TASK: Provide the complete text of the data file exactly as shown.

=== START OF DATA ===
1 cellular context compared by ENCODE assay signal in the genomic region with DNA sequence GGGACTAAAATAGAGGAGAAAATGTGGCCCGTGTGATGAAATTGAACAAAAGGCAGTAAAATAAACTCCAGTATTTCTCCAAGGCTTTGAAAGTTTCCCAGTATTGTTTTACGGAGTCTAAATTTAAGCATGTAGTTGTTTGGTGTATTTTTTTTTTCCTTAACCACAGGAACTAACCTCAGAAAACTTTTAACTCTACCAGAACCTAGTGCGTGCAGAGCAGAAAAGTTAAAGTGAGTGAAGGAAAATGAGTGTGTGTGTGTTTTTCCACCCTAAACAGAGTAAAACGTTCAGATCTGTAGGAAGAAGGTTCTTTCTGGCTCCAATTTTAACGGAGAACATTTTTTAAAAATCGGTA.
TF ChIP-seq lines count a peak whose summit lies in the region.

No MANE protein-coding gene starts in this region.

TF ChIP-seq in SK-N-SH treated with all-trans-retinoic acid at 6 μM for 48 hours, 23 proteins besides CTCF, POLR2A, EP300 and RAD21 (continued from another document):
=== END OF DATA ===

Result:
1 cellular context compared by ENCODE assay signal in the genomic region with DNA sequence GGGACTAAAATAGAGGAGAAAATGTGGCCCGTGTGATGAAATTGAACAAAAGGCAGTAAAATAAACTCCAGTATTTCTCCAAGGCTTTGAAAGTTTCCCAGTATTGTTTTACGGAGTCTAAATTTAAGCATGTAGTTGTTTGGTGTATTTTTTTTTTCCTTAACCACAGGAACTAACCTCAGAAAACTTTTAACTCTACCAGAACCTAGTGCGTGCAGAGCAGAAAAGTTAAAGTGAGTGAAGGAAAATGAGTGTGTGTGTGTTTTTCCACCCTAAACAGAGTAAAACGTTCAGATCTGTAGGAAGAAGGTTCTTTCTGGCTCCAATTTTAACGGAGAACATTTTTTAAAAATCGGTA.
TF ChIP-seq lines count a peak whose summit lies in the region.

No MANE protein-coding gene starts in this region.

TF ChIP-seq in SK-N-SH treated with all-trans-retinoic acid at 6 μM for 48 hours, 23 proteins besides CTCF, POLR2A, EP300 and RAD21 (continued from another document):